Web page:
Goodman, B. (Nov 2003). Ms. B and legal competence: Examining the role of nurses in difficult ethico-legal decision-making. Nursing in Critical Care, 8(2). Retrieved April 22, 2009, from CINAHL Plus.
Keatley, V. (2008). Identifying and Articulating the Characteristics of Nursing Agency: BSN Students' Perspective. Self-Care, Dependent-Care & Nursing, 16(2). Retrieved April 22, 2009, from CINAHL Plus.
Lawson, L. (2008). Person-centered forensic nursing. Journal of Forensic Nursing, 4(3). Retrieved April 22, 2009, from CINAHL Plus.
McCarthy, V. & Freeman, L. (Fall-Winter 2008). A multidisciplinary concept analysis of empowerment: Implications for nursing. Journal of Theory Construction & Testing, 12(2). Retrieved April 22, 2009, from CINAHL Plus.
Negarandeh, R., Oskouie, F., Ahmadi, F., & Nikravesh, M. (Jul 2008). The meaning of patient advocacy for Iranian nurses. Nursing Ethics, 15(4). Retrieved April 22, 2009, from CINAHL Plus.
Paynton, S. (2009). The informal power of nurses for promoting patient care. Online Journal of Issues in…
Roles of Professional Nursing Associations Conduct a web search of at least two professional nurses' associations and describe how each organization defines its respective role at local, state, and national levels. Identify the organization and its website. What are some examples on the website demonstrating that the organization addresses policy and politics? The website for the American Nurses Association (ANA) can be found at www.nursingworld.org, and by reviewing the wealth of content provided
Role Development for Advanced Nursing AS HIGH-QUALITY CARE PROVIDERS Researcher -- an ANA-Masters-prepared nurse or Advanced Practice Nurse continues to increase and expand knowledge for her own practice and to contribute to the body of knowledge of her field (CNHS, 2011; Cooke et al., 2008). She applies appropriate communication technologies in transferring her continuous learning to others in the field and related ones. She also initiates the exploration of new knowledge by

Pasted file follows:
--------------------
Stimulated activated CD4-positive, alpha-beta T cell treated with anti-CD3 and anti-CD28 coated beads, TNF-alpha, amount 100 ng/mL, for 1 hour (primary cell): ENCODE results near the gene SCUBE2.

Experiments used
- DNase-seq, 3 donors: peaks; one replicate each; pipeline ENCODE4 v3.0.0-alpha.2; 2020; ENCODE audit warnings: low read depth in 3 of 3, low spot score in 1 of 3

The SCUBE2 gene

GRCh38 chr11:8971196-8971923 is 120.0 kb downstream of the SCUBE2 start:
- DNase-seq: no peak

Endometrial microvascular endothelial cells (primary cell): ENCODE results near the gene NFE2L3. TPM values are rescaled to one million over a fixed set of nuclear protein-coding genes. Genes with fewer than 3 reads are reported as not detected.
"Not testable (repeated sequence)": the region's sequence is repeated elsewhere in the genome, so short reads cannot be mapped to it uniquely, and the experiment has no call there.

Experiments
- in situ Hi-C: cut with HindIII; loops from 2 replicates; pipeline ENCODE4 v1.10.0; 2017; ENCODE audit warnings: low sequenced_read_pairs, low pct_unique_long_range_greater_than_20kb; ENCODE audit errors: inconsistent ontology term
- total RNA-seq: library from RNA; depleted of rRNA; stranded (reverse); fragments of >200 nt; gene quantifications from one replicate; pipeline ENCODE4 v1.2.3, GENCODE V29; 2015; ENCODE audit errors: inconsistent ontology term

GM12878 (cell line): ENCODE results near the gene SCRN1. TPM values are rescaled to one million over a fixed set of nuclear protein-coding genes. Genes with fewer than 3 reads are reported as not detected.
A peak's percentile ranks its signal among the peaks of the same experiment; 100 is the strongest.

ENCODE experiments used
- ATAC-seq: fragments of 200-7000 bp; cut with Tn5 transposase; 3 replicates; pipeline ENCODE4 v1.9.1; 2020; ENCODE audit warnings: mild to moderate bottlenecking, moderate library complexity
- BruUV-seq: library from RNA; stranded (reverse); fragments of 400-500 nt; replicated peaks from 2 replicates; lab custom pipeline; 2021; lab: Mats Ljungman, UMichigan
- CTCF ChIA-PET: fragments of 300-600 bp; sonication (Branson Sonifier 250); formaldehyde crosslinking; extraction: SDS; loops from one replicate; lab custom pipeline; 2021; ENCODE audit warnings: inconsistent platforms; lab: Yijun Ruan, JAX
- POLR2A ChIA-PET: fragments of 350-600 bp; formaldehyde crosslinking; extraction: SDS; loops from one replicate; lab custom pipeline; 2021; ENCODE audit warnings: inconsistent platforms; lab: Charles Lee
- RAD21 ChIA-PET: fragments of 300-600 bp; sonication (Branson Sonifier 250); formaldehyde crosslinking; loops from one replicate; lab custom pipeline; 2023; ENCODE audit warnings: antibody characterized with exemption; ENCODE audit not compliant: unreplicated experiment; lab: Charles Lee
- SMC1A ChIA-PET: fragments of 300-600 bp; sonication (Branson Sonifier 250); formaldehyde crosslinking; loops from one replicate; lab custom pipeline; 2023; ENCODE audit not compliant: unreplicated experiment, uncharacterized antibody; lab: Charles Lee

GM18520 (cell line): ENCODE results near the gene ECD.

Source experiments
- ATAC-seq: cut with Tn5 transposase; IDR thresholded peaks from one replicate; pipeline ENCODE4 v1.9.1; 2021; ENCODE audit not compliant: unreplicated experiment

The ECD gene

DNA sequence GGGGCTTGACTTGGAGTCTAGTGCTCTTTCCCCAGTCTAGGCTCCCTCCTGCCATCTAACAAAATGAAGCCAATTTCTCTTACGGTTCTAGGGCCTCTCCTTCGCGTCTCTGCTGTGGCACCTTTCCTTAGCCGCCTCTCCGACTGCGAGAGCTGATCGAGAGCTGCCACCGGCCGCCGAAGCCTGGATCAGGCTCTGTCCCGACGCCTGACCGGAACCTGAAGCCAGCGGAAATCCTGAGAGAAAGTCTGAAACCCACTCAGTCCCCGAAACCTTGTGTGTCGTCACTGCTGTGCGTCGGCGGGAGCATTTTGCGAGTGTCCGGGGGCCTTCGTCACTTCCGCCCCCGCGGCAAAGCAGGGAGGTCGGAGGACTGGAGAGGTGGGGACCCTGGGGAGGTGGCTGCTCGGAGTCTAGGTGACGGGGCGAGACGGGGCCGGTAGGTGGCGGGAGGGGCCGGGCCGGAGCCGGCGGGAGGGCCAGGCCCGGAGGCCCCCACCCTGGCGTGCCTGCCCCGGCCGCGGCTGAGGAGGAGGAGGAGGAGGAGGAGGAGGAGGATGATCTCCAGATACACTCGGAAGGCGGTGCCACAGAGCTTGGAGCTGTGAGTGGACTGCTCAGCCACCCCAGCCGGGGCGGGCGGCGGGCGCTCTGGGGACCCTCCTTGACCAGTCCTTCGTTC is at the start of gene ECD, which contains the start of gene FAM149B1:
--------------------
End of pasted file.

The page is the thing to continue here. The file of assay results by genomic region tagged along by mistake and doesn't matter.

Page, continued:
Professional Counseling The relevance of counseling as a helping profession cannot be overstated. This is more so the case taking into consideration the role counseling plays towards the facilitation of the development of not only an individual but also a family or even a group. Counseling as a Distinct Profession: The History and Philosophy of the Profession Marini and Stebnicki (2008) point out that although counseling as a term made its first appearance
Professional Association Professional Organization for Nursing In the past, a number of individuals inside every society started delivering care and nutrition for all those who had been struggling to look after themselves. Because these people became 'care specialists,' they started to express to other individuals the procedures that helped them and also to train other individuals as apprentices who would probably at some point continue their function. The advancement of contemporary nursing
Professional Nursing Associations: Rationale A professional association refers to "an organization of practitioners who judge one another as professionally competent and who have banded together to perform social functions which they cannot perform in their separate capacities as individuals" (Merton, as cited in Matthews, 2012). Nursing has, over time, developed to professional status and is at present characterized by numerous national professional associations. Whether or not these associations add value to
All these dimensions conclude on one problem which a CMHC could interpret the best through his experience, intelligence and practice. LOCAL, STATE, and NATIONAL PUBLIC POLICIES POTENTIALLY AFFECT the QUALITY and ACCESSIBILITY of CLINICAL MENTAL HEALTH SERVICES. Mental Health parity is considered as an evolution in an American Politics. States took over federal policies and fought hard to implement mental health insurance along with general health insurance. (Harris, 2006) Parity Law